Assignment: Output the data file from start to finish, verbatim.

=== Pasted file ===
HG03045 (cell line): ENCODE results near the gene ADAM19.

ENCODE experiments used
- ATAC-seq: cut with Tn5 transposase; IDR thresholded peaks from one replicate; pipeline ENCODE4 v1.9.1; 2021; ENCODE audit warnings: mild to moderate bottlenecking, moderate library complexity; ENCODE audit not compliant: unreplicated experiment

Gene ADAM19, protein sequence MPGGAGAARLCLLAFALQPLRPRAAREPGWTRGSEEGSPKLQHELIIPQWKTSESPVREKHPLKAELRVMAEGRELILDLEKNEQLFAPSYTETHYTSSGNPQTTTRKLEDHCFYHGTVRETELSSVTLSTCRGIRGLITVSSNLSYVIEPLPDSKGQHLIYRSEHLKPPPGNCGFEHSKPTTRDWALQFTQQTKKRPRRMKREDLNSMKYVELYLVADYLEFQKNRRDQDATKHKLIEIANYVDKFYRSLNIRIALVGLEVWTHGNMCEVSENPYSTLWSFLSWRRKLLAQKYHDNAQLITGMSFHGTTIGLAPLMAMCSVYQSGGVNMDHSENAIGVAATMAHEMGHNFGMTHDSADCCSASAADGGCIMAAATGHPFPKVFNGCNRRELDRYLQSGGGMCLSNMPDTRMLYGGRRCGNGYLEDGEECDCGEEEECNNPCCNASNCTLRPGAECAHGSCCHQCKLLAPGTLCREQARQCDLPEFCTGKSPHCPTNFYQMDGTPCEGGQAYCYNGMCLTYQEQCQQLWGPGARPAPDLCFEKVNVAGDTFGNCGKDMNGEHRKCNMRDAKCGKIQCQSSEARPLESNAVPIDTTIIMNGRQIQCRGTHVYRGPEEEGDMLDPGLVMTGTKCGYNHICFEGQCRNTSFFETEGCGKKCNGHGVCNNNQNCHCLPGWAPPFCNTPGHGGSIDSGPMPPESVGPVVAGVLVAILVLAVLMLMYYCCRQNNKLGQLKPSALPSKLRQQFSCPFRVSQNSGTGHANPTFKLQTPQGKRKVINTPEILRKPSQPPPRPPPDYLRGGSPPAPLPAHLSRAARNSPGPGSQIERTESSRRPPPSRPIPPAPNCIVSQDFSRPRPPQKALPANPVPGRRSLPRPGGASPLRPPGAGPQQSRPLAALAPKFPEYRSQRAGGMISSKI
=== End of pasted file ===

HG03045 (cell line): ENCODE results near the gene ADAM19.

ENCODE experiments used
- ATAC-seq: cut with Tn5 transposase; IDR thresholded peaks from one replicate; pipeline ENCODE4 v1.9.1; 2021; ENCODE audit warnings: mild to moderate bottlenecking, moderate library complexity; ENCODE audit not compliant: unreplicated experiment

Gene ADAM19, protein sequence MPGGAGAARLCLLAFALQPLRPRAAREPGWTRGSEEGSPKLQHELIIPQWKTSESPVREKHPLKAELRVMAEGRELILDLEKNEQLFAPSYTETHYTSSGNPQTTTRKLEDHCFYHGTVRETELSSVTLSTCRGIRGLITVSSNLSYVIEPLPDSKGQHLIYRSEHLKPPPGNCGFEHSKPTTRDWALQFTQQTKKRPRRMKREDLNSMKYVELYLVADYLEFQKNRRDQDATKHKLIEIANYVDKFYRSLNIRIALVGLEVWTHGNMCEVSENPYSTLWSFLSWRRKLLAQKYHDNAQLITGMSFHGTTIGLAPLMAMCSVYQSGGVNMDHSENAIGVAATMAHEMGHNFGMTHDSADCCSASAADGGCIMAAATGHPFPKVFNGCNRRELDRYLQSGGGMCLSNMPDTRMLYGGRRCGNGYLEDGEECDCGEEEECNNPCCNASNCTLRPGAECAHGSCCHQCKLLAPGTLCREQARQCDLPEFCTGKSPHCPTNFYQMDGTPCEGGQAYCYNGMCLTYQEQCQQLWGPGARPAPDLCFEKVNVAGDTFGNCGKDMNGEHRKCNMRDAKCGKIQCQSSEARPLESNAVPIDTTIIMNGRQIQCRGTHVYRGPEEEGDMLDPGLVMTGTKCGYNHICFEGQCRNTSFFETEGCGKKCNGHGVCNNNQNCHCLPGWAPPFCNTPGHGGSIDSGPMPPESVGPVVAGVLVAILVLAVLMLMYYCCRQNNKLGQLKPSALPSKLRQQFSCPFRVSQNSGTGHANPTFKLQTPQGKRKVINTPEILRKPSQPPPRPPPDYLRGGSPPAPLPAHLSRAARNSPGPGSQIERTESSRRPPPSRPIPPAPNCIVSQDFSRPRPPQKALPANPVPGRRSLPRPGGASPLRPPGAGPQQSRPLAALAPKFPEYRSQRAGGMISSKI